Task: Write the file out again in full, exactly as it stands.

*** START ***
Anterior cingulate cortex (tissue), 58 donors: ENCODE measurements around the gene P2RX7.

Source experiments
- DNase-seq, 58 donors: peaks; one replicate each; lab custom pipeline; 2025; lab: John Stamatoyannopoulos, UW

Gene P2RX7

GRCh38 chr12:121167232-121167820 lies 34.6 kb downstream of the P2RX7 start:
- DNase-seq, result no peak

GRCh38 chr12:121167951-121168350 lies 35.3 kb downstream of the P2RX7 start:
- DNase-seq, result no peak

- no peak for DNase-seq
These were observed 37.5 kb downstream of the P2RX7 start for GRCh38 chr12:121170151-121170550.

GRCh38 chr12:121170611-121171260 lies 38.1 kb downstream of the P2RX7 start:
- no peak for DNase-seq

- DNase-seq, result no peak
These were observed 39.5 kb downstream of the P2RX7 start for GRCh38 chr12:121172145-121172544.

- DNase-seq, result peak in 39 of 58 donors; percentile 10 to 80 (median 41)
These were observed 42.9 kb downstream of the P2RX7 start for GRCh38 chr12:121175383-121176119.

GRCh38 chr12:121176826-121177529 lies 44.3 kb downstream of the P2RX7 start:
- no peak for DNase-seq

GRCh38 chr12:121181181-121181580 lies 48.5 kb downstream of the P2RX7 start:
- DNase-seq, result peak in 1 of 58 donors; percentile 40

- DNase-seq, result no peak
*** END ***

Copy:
Anterior cingulate cortex (tissue), 58 donors: ENCODE measurements around the gene P2RX7.

Source experiments
- DNase-seq, 58 donors: peaks; one replicate each; lab custom pipeline; 2025; lab: John Stamatoyannopoulos, UW

Gene P2RX7

GRCh38 chr12:121167232-121167820 lies 34.6 kb downstream of the P2RX7 start:
- DNase-seq, result no peak

GRCh38 chr12:121167951-121168350 lies 35.3 kb downstream of the P2RX7 start:
- DNase-seq, result no peak

- no peak for DNase-seq
These were observed 37.5 kb downstream of the P2RX7 start for GRCh38 chr12:121170151-121170550.

GRCh38 chr12:121170611-121171260 lies 38.1 kb downstream of the P2RX7 start:
- no peak for DNase-seq

- DNase-seq, result no peak
These were observed 39.5 kb downstream of the P2RX7 start for GRCh38 chr12:121172145-121172544.

- DNase-seq, result peak in 39 of 58 donors; percentile 10 to 80 (median 41)
These were observed 42.9 kb downstream of the P2RX7 start for GRCh38 chr12:121175383-121176119.

GRCh38 chr12:121176826-121177529 lies 44.3 kb downstream of the P2RX7 start:
- no peak for DNase-seq

GRCh38 chr12:121181181-121181580 lies 48.5 kb downstream of the P2RX7 start:
- DNase-seq, result peak in 1 of 58 donors; percentile 40

- DNase-seq, result no peak